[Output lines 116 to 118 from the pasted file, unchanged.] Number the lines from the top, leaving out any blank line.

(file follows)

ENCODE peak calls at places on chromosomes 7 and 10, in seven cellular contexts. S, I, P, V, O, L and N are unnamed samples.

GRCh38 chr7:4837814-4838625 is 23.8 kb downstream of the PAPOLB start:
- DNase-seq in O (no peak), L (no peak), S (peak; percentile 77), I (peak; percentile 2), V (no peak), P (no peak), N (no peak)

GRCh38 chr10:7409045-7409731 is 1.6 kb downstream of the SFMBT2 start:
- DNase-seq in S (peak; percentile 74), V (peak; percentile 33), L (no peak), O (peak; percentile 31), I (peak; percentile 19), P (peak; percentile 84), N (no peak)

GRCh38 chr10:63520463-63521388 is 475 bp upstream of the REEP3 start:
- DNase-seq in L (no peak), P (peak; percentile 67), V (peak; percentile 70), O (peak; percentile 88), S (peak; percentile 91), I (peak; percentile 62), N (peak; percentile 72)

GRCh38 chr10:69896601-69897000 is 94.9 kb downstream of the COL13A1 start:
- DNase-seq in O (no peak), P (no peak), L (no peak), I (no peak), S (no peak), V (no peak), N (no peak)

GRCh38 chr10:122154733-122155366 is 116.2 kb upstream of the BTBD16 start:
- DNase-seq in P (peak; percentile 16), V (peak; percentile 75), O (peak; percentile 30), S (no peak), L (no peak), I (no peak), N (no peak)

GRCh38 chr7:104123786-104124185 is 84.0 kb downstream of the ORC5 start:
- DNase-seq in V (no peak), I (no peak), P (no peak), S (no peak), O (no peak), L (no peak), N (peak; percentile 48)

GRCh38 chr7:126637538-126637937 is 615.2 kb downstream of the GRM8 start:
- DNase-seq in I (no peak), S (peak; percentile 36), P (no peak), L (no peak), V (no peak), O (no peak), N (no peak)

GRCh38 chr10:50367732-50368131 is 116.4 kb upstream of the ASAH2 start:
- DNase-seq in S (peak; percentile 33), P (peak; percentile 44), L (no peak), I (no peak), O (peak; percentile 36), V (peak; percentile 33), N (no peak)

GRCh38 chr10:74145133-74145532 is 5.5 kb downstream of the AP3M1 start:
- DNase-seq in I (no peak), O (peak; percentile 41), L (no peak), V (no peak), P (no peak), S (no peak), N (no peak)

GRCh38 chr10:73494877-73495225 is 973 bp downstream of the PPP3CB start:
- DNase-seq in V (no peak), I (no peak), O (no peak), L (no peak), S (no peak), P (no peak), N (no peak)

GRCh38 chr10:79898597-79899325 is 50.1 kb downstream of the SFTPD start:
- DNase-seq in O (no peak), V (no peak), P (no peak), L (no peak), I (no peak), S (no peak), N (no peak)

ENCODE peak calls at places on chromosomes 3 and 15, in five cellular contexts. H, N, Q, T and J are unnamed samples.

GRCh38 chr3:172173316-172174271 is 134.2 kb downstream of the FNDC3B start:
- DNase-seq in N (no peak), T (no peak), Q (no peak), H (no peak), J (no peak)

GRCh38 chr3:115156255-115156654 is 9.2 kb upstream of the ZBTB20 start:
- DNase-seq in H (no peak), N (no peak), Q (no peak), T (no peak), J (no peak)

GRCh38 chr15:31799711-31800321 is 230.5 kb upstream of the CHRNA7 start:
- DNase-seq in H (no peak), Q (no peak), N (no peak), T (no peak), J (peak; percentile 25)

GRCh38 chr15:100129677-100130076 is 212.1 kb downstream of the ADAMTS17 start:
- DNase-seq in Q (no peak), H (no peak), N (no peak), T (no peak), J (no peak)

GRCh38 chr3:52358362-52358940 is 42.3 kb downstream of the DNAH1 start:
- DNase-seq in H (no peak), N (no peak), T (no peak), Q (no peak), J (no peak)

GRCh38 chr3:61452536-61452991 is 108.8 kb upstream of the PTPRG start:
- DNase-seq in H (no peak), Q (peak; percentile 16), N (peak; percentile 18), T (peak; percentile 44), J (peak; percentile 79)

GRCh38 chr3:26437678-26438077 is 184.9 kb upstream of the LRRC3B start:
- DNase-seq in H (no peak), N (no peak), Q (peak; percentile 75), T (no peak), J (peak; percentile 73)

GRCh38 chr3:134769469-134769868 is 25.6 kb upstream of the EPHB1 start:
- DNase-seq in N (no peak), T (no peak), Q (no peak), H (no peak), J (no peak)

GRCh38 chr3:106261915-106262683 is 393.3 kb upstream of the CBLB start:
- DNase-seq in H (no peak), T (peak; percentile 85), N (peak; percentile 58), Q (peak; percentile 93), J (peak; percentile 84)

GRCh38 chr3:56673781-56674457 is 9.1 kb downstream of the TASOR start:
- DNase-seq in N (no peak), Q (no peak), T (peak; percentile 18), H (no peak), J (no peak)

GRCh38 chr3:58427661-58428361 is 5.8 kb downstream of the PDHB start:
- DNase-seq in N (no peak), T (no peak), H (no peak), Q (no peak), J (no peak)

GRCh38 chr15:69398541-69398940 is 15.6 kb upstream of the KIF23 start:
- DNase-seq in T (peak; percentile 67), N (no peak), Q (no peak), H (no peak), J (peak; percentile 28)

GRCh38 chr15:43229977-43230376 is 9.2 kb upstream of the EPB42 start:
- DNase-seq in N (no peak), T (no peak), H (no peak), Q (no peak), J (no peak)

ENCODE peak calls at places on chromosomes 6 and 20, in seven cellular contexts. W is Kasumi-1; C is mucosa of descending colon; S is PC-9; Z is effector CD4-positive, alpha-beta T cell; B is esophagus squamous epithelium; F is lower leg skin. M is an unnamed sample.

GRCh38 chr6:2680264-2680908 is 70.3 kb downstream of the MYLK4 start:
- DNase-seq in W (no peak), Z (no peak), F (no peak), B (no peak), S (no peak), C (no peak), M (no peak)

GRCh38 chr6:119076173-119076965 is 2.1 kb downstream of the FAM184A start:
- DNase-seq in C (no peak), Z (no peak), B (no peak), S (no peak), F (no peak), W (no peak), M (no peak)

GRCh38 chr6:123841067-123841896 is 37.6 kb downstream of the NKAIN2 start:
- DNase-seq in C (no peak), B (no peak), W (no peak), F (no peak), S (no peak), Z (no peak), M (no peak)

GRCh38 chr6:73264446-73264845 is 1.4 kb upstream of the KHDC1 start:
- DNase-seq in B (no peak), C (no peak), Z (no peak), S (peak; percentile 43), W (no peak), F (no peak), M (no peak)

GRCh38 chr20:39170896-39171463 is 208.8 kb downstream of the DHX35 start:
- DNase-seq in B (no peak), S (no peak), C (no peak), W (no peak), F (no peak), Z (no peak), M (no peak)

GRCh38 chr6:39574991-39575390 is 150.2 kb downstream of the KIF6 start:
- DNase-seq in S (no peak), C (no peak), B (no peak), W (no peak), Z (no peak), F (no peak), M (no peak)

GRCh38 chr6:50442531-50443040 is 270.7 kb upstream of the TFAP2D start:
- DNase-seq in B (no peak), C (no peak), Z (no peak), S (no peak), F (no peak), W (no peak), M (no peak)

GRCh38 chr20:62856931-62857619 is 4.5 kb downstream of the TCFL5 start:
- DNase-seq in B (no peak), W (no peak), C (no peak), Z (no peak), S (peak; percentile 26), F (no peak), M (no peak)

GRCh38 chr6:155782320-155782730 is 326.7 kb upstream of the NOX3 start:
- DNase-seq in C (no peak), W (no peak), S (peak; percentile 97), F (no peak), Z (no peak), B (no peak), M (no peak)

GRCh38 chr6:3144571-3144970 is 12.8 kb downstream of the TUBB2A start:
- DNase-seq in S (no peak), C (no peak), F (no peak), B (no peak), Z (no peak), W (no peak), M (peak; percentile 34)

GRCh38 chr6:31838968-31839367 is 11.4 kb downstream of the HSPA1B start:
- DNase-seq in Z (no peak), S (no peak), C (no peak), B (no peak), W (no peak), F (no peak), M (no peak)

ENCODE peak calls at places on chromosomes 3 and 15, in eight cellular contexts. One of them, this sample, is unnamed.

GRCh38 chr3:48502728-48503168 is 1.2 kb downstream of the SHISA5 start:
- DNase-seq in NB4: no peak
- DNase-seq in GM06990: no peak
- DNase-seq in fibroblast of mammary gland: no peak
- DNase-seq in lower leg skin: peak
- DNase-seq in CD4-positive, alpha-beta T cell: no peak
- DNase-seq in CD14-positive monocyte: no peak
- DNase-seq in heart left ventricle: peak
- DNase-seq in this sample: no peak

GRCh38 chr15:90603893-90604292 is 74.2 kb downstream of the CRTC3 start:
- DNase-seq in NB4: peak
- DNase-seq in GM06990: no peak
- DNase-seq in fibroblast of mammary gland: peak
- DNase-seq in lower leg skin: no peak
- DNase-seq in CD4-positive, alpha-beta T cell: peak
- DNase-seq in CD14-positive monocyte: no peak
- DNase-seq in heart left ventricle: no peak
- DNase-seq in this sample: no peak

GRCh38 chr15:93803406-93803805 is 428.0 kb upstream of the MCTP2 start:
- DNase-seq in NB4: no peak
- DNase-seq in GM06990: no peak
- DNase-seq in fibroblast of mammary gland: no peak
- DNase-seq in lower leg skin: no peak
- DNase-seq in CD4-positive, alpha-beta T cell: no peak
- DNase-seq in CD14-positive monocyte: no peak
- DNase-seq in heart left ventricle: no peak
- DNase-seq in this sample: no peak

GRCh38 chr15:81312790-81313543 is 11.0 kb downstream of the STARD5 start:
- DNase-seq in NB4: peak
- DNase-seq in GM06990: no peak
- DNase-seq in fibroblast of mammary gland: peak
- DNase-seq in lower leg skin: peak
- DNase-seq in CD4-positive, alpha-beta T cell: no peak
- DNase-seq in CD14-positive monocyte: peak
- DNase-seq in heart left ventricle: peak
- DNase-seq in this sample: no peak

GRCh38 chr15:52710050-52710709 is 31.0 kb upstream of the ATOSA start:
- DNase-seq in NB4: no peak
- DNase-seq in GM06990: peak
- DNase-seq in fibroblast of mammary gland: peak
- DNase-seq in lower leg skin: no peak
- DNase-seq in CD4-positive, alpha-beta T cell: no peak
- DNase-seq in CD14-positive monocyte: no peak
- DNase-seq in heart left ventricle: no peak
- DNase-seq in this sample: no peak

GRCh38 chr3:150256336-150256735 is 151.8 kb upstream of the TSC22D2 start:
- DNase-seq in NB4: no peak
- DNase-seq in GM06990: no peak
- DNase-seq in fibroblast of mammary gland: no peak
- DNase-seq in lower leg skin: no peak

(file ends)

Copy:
- DNase-seq in CD4-positive, alpha-beta T cell: no peak
- DNase-seq in CD14-positive monocyte: no peak
- DNase-seq in heart left ventricle: no peak